Middle managers are missing out on personal development due to a lack of time, job pressures and financial constraints, reveals new research from Ashridge Business School.
The research, "The Missing Middle: Exploring Learning Experiences of Middle Managers in the UK", looks at the formal and informal learning experiences of 569 middle managers.
While 73% of middle managers say that they work in an environment that claims to support learning and development, only a half (53%) are actually given sufficient time for learning -- and a quarter (25%) say professional development is seen as luxury in their organisation. The research also shows that over a third have current training needs in leadership (37%), people management (36%), strategy (21%) and influencing (20%).
Although the majority (78%) of managers have had discussions about their own development needs within the past 12 months and 77% have personal development plans in place, 80% say that they need to drive their career development themselves -- only 24% of middle managers have a mentor, career or life coach, but 65% would like one.
Hamish Scott, Programme Director, Ashridge Business School, said: “If middle managers are working in organisations that say they support their learning and development, yet only half of them are given time to learn, there is a real business issue here. Middle managers are an important part of any organisation, acting as a crucial filter between day-to-day operational demands and the board’s strategy. Overlooking this critical function is short-sighted.”
Formal learning is being overlooked with ‘time poor’ middle managers learning as they go, with respondents citing experiences such as stretch assignments, giving and receiving feedback and managing difficult conversations as key self-development experiences. As people progress through their careers, formal learning becomes more important, with respondents saying external short courses and peer discussion and support are seen as being more helpful.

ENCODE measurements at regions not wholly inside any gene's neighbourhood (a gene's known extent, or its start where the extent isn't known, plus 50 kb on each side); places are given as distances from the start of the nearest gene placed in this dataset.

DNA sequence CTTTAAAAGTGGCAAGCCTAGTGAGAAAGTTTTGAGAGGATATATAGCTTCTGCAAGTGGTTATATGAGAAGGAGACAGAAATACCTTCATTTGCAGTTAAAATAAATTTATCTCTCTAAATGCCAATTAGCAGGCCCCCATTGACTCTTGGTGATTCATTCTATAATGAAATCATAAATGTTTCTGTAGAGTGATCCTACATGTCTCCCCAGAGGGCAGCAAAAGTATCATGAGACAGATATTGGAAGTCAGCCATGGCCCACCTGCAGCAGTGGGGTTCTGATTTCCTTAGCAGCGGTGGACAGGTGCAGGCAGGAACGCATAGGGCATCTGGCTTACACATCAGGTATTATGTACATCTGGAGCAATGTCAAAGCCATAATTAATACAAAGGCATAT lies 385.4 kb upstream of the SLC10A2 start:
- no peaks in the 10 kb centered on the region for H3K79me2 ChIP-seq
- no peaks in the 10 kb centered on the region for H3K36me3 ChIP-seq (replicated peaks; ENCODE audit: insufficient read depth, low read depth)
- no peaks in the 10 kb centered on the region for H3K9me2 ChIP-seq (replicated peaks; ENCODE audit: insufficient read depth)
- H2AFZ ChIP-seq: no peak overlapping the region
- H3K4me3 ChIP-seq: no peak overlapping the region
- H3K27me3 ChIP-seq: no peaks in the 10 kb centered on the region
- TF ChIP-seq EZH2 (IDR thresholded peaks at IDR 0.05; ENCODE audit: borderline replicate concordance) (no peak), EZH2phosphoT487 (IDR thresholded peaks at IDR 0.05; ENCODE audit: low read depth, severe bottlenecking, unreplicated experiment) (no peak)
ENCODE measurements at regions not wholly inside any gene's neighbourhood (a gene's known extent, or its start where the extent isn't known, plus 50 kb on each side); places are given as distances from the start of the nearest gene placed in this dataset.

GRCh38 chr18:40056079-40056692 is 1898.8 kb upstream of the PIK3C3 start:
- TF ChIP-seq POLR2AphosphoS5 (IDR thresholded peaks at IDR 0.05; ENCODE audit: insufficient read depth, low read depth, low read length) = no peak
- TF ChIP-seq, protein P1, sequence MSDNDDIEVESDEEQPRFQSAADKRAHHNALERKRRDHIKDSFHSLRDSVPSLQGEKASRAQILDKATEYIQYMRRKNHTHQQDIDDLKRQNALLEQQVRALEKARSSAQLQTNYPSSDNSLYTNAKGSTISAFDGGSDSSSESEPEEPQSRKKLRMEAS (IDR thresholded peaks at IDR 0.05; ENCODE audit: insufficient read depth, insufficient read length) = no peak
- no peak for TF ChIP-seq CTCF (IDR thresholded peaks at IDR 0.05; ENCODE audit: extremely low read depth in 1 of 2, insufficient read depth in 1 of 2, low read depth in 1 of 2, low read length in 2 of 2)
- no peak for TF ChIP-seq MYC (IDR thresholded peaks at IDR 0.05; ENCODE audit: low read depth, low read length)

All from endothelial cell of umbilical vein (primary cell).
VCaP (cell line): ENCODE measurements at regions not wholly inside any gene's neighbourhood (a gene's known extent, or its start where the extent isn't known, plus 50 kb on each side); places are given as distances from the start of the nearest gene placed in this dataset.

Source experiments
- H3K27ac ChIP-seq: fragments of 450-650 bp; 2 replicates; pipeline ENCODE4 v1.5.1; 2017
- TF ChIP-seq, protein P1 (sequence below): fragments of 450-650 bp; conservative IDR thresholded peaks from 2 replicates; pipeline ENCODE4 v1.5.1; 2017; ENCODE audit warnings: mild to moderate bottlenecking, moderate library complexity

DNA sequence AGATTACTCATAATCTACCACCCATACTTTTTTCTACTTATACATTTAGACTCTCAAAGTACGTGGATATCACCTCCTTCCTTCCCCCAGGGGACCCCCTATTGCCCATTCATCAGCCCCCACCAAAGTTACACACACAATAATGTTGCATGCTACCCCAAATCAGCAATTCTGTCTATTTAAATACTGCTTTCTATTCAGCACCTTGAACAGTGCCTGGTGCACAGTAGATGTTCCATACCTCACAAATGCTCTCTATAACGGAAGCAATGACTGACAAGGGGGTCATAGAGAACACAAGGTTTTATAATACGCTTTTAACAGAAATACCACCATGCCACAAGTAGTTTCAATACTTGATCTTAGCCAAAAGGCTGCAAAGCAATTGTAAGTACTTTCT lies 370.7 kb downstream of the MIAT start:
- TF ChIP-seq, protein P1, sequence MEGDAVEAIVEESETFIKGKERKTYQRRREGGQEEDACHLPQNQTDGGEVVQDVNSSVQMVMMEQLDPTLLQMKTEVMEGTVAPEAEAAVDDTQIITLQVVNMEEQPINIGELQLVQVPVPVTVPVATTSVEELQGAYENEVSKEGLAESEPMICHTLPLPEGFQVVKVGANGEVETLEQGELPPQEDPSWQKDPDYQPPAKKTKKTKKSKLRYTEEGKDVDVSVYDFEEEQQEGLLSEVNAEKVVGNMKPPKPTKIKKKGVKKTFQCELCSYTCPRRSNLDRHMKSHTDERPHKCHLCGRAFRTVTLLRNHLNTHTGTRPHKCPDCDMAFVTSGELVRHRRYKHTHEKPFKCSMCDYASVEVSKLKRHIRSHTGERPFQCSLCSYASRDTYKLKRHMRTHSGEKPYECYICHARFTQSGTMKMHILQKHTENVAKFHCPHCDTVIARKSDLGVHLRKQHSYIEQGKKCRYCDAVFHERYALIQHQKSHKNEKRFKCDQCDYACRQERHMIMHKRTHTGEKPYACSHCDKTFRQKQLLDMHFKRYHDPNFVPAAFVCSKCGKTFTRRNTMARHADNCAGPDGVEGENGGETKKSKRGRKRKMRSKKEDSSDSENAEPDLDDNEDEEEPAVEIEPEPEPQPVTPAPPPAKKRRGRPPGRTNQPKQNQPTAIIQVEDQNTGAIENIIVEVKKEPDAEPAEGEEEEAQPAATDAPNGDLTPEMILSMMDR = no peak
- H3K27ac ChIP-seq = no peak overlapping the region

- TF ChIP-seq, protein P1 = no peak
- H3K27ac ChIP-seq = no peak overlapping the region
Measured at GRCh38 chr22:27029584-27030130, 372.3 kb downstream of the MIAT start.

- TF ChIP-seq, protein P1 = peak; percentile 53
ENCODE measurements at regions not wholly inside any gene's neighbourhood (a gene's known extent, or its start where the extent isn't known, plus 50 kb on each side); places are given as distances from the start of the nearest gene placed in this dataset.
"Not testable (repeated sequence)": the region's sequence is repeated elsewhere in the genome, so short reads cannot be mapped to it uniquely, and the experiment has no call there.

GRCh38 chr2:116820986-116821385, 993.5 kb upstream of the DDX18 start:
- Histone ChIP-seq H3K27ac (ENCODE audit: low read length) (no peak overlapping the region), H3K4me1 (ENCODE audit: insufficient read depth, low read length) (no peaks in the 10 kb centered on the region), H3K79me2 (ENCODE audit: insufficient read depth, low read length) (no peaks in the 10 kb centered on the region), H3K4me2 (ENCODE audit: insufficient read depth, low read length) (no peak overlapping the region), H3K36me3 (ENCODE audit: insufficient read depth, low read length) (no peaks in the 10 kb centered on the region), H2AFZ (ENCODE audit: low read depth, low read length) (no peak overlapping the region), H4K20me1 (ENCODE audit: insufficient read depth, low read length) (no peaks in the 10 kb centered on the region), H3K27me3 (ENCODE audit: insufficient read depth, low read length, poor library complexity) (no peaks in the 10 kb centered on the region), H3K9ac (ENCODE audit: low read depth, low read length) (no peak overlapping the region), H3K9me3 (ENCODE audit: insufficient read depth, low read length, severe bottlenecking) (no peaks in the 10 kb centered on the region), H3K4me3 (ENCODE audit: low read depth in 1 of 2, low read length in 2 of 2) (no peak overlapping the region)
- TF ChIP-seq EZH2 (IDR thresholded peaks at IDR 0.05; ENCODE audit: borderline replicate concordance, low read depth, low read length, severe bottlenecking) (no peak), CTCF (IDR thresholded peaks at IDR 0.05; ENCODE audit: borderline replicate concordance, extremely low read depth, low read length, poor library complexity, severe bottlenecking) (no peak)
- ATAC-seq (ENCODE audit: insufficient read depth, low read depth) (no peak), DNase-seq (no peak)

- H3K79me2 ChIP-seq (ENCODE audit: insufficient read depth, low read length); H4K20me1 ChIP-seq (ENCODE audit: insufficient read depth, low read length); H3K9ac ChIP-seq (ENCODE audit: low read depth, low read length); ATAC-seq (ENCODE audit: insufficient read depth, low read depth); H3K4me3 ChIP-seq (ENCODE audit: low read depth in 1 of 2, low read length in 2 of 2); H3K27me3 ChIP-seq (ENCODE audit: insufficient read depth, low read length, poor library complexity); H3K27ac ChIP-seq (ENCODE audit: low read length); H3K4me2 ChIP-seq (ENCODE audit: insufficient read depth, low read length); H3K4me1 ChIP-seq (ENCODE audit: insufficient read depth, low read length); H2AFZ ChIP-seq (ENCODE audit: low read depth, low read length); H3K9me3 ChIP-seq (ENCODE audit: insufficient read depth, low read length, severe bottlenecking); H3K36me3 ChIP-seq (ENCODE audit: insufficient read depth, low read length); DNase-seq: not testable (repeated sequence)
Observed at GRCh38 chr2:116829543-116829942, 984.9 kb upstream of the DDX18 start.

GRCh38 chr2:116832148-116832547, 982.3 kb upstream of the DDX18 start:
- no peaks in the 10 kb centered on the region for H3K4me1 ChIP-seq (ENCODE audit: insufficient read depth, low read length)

At early stages of career development, the top three most effective learning experiences are perceived as being on-the-job development, shadowing an experienced person and external short courses.
Important self-development experiences for the managers surveyed were anchored in people management, rather than core professional skills. The top five self-development experiences were:
- Stretch assignments or working under pressure
- Giving / receiving feedback
- Leading / managing people
- Short courses / in-company programmes / professional training / formal qualifications
- Taking on a new project / role / stepping up.
Scott added: “All too often the focus is on senior leaders and future leaders when it comes to development. The research showed that middle managers value formal learning, as it provides personal insight as well as building confidence and developing skills such as people management, academic, technical and business skills -- but in reality these needs are not being met.
“We need to get the middle moving, inspired and fulfilled; this means investing in people development to equip them with the skills to do their job and keep UK business running smoothly. What organisations are missing is their need to invest in its whole workforce and not use middle management as a stepping stone position.”